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Your Child’s First Steps – Sooner or Later?

lionSpending some time with friends recently brought up some interesting baby talk among us.  As I've said in previous posts, I have a TON of friends who all got pregnant around the time E and I did. We share a lot of the same stories and ask each other a lot of questions to increase our knowledge in regards to being first time parents.  One thing that came up the

other day was when your child will take their first steps.  I remember Grayson crawled for the first time in August of 2013 and took his first steps in mid-December (only weeks before his first birthday).  He’s now walking all over the place and has been since about 11 months and 2 weeks of age.

My point is that they go from laying on the floor, to crawling, to walking in the blink of angrayson eye.  My friends were concerned because their son isn’t taking steps yet and is going to be 1 in a few weeks.  I told them that it could happen at ANY DAY! It goes from ZERO to walking instantly.  Personally, I think he’ll be walking by his birthday but if not, there is no reason to be worried.  A great article from Baby Center recently discussed this EXACT topic so I had to post it for them and for all of our friends who are waiting for their first children to take their first steps and start walking!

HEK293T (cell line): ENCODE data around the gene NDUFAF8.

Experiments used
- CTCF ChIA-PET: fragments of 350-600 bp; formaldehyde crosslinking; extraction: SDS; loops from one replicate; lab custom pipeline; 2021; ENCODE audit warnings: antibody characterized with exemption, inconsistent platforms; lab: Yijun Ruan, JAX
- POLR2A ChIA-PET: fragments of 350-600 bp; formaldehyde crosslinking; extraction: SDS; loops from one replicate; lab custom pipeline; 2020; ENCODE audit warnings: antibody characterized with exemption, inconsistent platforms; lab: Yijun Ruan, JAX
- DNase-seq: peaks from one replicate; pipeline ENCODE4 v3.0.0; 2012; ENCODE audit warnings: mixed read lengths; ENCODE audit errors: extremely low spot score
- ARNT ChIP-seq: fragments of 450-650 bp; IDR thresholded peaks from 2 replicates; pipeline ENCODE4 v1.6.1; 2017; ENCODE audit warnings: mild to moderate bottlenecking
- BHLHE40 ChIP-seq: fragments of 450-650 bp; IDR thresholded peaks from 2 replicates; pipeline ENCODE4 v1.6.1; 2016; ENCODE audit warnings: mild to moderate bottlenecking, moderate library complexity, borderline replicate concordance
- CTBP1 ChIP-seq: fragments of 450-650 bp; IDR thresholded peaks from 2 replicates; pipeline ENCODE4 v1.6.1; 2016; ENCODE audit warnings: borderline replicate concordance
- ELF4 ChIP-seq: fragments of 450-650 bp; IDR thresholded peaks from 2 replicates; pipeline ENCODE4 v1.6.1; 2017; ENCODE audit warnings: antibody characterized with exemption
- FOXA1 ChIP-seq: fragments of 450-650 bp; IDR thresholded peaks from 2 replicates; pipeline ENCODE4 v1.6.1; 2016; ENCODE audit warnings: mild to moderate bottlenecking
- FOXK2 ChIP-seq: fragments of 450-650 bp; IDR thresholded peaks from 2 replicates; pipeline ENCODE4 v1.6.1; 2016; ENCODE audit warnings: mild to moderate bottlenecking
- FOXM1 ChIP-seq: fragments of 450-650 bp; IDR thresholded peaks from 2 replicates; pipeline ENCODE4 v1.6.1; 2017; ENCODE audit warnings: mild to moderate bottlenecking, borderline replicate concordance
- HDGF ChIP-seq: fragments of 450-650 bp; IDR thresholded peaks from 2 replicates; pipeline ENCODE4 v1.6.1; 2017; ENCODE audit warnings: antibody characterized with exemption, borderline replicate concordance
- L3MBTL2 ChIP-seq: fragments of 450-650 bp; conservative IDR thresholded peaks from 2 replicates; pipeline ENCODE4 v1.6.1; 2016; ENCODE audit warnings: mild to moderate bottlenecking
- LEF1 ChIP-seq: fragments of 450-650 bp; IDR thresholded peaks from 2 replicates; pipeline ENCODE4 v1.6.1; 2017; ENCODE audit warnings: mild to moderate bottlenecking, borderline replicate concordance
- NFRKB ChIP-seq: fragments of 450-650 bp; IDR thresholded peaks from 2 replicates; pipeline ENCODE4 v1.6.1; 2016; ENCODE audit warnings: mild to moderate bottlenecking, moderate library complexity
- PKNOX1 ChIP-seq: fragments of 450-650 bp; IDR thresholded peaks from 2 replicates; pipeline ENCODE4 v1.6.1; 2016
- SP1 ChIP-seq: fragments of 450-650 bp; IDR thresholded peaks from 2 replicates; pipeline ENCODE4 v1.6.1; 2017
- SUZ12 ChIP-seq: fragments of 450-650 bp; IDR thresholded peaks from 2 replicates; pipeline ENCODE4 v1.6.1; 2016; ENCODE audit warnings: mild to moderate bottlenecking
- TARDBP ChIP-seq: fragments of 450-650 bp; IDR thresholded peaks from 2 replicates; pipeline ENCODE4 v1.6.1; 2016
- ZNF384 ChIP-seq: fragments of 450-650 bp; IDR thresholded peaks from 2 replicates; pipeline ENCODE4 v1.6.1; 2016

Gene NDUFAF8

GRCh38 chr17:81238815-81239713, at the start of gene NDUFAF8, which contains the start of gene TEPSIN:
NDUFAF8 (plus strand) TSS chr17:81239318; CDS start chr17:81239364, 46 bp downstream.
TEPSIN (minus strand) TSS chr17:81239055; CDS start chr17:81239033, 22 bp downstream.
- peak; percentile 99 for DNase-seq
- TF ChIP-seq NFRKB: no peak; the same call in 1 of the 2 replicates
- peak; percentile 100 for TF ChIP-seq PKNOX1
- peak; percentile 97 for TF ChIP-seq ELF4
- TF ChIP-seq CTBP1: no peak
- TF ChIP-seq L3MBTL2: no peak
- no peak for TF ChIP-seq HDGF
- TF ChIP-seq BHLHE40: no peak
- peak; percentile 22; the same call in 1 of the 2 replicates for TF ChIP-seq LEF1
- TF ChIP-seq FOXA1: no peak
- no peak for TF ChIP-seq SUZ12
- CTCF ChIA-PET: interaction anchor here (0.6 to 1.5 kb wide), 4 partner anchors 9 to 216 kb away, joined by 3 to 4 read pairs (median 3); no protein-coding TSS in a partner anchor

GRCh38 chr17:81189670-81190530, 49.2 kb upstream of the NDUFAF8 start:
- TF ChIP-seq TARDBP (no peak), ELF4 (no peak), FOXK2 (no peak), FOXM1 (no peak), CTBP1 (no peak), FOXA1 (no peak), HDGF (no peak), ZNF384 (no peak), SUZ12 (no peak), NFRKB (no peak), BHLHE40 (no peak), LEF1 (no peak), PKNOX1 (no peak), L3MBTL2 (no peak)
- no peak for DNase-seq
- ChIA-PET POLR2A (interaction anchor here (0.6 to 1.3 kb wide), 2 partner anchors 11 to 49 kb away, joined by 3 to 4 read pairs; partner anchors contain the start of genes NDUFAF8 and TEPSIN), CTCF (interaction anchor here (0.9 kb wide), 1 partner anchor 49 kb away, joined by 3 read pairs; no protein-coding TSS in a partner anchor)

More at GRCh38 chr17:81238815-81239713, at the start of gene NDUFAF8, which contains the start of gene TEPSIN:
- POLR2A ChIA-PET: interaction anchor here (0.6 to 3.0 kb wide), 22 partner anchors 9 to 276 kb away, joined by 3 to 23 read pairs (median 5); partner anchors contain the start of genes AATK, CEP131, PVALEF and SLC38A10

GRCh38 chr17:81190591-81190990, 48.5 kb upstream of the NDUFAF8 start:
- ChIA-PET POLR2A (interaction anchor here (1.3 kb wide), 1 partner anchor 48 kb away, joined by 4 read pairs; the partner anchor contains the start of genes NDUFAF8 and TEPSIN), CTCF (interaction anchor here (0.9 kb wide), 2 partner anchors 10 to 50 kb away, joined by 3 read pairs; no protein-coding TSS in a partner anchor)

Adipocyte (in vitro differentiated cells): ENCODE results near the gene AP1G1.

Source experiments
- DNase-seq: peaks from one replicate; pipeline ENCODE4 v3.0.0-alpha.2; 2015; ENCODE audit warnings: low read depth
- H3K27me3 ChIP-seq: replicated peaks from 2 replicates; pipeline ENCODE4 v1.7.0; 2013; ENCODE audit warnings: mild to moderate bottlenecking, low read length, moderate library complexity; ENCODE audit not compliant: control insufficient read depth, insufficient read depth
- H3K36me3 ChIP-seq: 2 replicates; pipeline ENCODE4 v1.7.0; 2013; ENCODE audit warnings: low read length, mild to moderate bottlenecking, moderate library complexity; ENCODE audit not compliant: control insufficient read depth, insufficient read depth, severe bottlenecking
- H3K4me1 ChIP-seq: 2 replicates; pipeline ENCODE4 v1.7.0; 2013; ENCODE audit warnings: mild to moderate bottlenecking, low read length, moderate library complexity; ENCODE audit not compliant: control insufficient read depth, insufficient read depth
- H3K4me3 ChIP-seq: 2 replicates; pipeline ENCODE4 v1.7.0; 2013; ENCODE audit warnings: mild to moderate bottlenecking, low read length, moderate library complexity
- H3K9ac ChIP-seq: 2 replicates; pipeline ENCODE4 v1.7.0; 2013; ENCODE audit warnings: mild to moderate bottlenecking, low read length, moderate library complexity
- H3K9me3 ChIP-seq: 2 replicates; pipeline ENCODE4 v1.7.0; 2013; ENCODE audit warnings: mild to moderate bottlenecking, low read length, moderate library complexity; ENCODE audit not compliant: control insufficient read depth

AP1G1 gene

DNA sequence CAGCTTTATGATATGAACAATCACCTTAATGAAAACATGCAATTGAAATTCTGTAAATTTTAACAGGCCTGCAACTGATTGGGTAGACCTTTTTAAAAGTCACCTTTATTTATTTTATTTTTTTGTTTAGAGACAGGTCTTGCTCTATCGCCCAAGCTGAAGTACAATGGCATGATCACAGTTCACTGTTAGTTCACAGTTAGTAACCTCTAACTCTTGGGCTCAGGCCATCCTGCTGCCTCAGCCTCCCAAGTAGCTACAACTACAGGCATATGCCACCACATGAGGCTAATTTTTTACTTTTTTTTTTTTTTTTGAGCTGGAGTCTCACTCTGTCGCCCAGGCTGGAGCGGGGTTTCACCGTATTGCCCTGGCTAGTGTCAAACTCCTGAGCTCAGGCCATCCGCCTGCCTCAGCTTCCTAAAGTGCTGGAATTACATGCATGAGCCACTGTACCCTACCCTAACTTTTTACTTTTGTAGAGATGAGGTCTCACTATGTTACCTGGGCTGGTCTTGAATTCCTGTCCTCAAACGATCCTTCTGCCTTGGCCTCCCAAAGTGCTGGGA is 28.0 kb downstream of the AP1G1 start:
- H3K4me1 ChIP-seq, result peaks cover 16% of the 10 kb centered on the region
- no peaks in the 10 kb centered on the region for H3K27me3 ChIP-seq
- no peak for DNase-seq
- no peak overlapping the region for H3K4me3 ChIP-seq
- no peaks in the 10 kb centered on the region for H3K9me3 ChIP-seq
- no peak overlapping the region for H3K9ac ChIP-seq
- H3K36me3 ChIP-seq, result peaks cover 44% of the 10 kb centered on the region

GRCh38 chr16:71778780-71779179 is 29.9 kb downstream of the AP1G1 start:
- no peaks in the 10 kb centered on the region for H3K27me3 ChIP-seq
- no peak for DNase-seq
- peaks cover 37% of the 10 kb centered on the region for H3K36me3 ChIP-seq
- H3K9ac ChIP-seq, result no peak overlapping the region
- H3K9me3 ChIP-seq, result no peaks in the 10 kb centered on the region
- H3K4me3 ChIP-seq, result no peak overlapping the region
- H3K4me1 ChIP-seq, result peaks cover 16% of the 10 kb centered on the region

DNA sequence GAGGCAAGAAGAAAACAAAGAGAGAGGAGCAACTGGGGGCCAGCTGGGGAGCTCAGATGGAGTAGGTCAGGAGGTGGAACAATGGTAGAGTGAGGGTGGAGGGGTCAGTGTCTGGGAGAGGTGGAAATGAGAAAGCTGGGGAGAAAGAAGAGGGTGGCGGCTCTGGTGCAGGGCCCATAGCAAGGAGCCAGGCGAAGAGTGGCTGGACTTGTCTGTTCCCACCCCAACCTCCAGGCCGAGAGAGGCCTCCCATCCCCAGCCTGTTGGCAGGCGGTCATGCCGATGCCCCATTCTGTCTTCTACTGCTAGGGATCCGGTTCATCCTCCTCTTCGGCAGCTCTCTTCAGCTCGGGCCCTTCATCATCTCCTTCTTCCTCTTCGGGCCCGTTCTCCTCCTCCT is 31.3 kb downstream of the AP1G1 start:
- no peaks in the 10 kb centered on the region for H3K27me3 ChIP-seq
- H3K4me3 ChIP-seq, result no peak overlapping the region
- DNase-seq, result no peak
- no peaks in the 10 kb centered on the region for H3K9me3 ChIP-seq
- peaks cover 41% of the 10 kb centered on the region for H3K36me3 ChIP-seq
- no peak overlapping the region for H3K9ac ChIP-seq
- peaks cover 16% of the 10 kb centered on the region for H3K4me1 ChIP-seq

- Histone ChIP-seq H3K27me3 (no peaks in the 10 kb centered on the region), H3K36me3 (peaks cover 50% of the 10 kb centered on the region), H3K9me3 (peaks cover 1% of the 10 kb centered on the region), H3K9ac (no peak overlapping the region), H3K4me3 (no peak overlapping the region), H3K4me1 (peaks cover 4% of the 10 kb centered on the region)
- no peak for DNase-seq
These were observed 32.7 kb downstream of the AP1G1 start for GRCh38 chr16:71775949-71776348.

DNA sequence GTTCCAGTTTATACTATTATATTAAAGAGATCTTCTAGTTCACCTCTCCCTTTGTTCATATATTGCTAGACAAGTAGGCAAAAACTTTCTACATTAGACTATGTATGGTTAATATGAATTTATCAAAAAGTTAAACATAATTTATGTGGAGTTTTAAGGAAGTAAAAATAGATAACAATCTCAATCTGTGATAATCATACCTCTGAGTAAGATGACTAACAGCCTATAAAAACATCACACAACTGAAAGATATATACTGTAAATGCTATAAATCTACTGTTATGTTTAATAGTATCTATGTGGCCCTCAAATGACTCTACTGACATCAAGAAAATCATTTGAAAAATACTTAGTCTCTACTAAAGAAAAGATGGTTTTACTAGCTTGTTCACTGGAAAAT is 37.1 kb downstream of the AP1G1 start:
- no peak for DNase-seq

Here is what Baby Center had to say:

Many children take their first steps sometime between 9 and 12 months and are walking well by the time they’re 14 or 15 months old. But don’t worry if your child hasn’t let go of the coffee table yet. It’s also perfectly normal for kids not to take that first step until they’re 15 or 16 months, or even later. (Learn more about when kids walk.)

Encourage both cruising and walking by giving your child lots of opportunities to move without help and by not picking him up and carrying him too often. You can encourage a tentative walker by arranging furniture so there are safe and convenient handholds all along his path. Remove any dangers he might grab on to, such as a dangling tablecloth or electrical cord.

If your child is trying to toddle, he might feel more secure if he can hang on to one of your fingers, or if he puts his hands in the air and you walk behind him, holding his hands. A push toy provides walking practice, too. Just make sure it’s stable and has a wide, secure base.

Two walking aids you don’t need: walkers (the American Academy of Pediatrics says they’re unsafe and actually discourage kids from learning to walk) and shoes in the house. Bare feet, socks, or the popular soft-bottomed “baby shoes” help a beginning walker practice balance and coordination. Reserve real shoes for protecting your toddlers’ feet outdoors.


Cheers to milestones…they come and go so fast!



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